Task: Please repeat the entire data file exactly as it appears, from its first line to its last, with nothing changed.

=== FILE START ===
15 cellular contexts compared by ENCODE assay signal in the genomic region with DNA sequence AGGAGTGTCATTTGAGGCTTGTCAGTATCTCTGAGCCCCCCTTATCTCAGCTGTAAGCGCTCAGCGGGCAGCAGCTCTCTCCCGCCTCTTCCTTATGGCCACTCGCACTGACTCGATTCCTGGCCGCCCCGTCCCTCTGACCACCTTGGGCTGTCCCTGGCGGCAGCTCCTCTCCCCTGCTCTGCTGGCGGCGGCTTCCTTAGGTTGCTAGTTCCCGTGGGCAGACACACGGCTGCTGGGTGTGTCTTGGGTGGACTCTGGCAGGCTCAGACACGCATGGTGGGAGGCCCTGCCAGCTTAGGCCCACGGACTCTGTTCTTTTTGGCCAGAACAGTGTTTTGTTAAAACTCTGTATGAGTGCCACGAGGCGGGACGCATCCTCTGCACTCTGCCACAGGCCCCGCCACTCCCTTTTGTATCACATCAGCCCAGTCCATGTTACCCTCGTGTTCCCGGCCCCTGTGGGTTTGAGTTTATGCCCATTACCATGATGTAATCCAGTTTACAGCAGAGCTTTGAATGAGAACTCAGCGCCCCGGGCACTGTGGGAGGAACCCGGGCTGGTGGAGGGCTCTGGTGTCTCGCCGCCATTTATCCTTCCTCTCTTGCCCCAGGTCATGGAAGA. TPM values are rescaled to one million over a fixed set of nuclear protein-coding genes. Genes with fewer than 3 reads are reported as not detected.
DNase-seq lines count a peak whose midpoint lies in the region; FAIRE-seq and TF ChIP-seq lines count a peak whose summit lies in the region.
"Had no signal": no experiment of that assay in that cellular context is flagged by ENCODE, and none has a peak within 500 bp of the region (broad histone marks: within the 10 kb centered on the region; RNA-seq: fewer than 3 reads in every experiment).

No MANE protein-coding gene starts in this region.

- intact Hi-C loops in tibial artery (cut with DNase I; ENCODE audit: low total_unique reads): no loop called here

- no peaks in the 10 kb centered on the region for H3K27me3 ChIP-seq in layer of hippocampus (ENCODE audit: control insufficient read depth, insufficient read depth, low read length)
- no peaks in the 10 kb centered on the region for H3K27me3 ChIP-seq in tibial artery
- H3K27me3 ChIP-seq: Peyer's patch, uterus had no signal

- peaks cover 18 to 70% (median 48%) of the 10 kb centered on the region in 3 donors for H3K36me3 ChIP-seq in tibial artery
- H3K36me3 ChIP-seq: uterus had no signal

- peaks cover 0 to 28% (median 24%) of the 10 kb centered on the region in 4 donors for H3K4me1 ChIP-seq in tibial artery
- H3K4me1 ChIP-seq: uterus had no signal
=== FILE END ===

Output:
15 cellular contexts compared by ENCODE assay signal in the genomic region with DNA sequence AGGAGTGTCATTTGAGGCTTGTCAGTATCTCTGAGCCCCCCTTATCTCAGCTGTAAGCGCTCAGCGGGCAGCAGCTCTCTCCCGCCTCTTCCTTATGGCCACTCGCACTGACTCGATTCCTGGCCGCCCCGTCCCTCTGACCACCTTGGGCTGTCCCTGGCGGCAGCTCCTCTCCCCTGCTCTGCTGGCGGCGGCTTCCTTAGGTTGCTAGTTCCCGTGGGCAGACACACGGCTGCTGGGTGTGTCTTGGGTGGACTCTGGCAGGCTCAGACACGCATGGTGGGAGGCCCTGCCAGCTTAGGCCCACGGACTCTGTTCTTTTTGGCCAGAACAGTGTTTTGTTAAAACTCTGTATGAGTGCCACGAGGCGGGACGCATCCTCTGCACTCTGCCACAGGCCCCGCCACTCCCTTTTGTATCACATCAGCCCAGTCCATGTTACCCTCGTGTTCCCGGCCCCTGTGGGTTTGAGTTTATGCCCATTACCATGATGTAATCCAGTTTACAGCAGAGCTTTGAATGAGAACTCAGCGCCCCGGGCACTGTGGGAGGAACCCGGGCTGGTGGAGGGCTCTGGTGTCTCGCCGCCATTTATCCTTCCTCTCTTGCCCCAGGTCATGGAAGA. TPM values are rescaled to one million over a fixed set of nuclear protein-coding genes. Genes with fewer than 3 reads are reported as not detected.
DNase-seq lines count a peak whose midpoint lies in the region; FAIRE-seq and TF ChIP-seq lines count a peak whose summit lies in the region.
"Had no signal": no experiment of that assay in that cellular context is flagged by ENCODE, and none has a peak within 500 bp of the region (broad histone marks: within the 10 kb centered on the region; RNA-seq: fewer than 3 reads in every experiment).

No MANE protein-coding gene starts in this region.

- intact Hi-C loops in tibial artery (cut with DNase I; ENCODE audit: low total_unique reads): no loop called here

- no peaks in the 10 kb centered on the region for H3K27me3 ChIP-seq in layer of hippocampus (ENCODE audit: control insufficient read depth, insufficient read depth, low read length)
- no peaks in the 10 kb centered on the region for H3K27me3 ChIP-seq in tibial artery
- H3K27me3 ChIP-seq: Peyer's patch, uterus had no signal

- peaks cover 18 to 70% (median 48%) of the 10 kb centered on the region in 3 donors for H3K36me3 ChIP-seq in tibial artery
- H3K36me3 ChIP-seq: uterus had no signal

- peaks cover 0 to 28% (median 24%) of the 10 kb centered on the region in 4 donors for H3K4me1 ChIP-seq in tibial artery
- H3K4me1 ChIP-seq: uterus had no signal